Why Mikosz quit: A peek into tumultuous reign of Polish KQ boss



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Sebastian Mikosz, the Polish expat headhunted to turn around Kenya Airways, could not accept defeat.

He could not wait for Parliament to hand in its verdict and opted to jump out of the financial disaster that is Kenya Airways. Insiders say his mode of operation left no doubt that it was either his way or the highway.

With Parliament not fully convinced to hand him everything on his wish list, he appears to have settled on the only way to send the strongest message.

Mikosz is not the type of captain who sinks with his ship. Caught between a rock and a hard place, he jumped.

Mikosz, who speaks fluent French, English and Russian in addition to his native Polish, was appointed in 2017 and was seen as the fresh pair of hands that would stop the national carrier’s loss-making streak, largely due to his experience turning around LOT Polish Airlines, the flag carrier of Poland.

But with his resignation, the loss-making airline has destroyed another chief executive officer. He follows in the footsteps of Mbuvi Ngunze, another CEO who also fell by the wayside.

Insiders say Mr Mikosz dug his own grave after he sidelined top managers who would have been critical to his reign.

Scorned, these managers chose to sabotage every step he made, leaking his every strategy before it fermented. The six polish expats he flew in with him have further helped isolate him from the rest of the team at the airline.

A source says Kenyan managers felt frustrated after they were asked to run any idea they had on turning around the airline through the Polish kitchen cabinet, before pitching it anywhere else.

A powerful board chairman in Michael Joseph did not help his desire to centralise power and decision-making so as to whip everyone into shape and implement his strategy without glancing over his shoulders.

And when his decision to resign was tabled, the airline’s board was split down the middle; three in favour and three against. It was the board chair who would break the tie, in a decisive vote that saw the board accept the resignation.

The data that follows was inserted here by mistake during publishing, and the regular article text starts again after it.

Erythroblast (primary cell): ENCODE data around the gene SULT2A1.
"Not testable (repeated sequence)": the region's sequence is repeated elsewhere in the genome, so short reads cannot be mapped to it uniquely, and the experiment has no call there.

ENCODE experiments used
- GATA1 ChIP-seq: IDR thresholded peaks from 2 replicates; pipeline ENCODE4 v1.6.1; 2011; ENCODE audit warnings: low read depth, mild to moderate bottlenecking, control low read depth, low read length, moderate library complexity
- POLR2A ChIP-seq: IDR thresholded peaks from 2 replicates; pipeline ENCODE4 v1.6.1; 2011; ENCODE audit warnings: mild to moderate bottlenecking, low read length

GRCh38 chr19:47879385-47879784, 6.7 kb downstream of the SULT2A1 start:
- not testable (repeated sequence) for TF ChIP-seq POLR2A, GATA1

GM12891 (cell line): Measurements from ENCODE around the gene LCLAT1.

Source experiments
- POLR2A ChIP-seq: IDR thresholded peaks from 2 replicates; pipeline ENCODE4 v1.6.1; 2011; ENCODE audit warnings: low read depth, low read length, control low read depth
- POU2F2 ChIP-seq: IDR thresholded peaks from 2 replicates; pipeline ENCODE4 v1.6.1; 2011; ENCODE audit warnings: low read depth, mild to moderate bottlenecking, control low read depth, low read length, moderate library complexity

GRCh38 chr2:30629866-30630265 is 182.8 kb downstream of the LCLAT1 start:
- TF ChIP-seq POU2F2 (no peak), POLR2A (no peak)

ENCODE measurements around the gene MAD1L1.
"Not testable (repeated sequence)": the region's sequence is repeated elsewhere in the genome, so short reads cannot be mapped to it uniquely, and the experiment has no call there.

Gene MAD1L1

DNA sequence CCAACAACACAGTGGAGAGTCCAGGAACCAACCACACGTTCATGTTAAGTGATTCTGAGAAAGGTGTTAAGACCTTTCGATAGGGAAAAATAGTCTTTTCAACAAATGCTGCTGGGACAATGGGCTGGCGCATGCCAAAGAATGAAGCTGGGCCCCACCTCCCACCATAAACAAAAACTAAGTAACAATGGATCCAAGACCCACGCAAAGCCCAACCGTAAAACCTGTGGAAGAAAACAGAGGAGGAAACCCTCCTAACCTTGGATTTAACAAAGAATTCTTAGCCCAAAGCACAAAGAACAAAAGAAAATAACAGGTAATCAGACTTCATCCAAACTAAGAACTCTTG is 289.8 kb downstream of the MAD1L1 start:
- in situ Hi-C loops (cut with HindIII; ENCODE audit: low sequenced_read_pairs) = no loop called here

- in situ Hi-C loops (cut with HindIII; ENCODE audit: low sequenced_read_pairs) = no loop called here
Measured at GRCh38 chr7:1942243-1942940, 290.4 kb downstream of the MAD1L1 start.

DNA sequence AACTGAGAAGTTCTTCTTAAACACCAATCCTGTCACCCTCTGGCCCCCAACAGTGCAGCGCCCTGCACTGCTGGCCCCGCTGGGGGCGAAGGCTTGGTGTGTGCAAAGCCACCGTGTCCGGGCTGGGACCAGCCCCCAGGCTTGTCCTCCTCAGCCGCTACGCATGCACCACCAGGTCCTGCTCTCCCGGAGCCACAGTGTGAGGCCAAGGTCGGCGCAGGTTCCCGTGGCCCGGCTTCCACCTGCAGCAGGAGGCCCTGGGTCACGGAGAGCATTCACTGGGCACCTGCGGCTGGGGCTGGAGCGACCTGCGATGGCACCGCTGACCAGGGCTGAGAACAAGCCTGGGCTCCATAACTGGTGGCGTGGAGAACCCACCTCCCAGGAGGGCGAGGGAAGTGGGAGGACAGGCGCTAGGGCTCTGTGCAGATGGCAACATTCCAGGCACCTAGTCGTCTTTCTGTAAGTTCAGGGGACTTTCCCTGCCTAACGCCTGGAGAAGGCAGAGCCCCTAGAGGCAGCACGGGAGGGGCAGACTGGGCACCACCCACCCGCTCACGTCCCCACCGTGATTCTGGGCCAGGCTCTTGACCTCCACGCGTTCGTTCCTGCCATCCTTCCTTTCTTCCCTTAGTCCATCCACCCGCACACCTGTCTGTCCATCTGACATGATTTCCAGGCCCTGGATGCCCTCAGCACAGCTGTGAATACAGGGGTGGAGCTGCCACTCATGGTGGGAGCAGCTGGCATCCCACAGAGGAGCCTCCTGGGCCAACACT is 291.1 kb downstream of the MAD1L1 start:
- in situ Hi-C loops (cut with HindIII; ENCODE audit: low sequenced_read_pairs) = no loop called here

When he visited the Nation Centre on Thursday last week, Mikosz sounded like a hunter who had missed all his shots. Despite carrying the weight of the airline on his shoulders, he did not look defeated. He cut the image of a man who was crying more than the bereaved, and was wondering why it was difficult for Kenyans to see just how few options they had been left with to rescue their national flag carrier.

“No one including myself is a miracle man. It is not the CEO that is turning around the airline. He is only leading the direction, but then everybody around must want to turn around the airline,” Mr Mikosz said.

“You cannot make an airline profitable in one year. Unless you allow me to go outside the law, then it is not possible,” he said.

His message was clear: Kenya has no option but to hand him the assets of Jomo Kenyatta International Airport (JKIA), in an amorphous deal that would effectively turn KQ into a state parastatal, and even delist from the Nairobi Securities Exchange (NSE), to give it the ammunition and equal footing to stop Middle East carriers and other regional competitors from eating its lunch.

He said the airline had come out of the publicised restructuring deal with its lenders empty.

“I came in when the airline was finishing a very significant financial restructuring. So when I joined the airline, I was concerned with what was going on,” he said.

“The restructuring was a very sweet deal for everyone except KQ. Banks, lessors and all other parties all got something but the restructuring did not help solve the financial problems of the airline,” he said.

He said the government saved the airline from going into bankruptcy by giving it a sovereign guarantee that allowed it to turn its creditors into shareholders by converting their debt into equity.

He said his strategy was based on three principles — cost-cutting, growth and the deal with JKIA.

“On paper, turning around the airline is extremely simple. You just cut the costs,” he said.

He added his first strategy was to stop the airline from shrinking any further.

“I do not believe that you can turn around the airline by shrinking it. KQ’s market situation is really detrimental and we keep losing market share. We needed to change the paradigm from an airline that is not growing to one that is growing,” he added. He says that is why he refused to sell any more assets of the firm.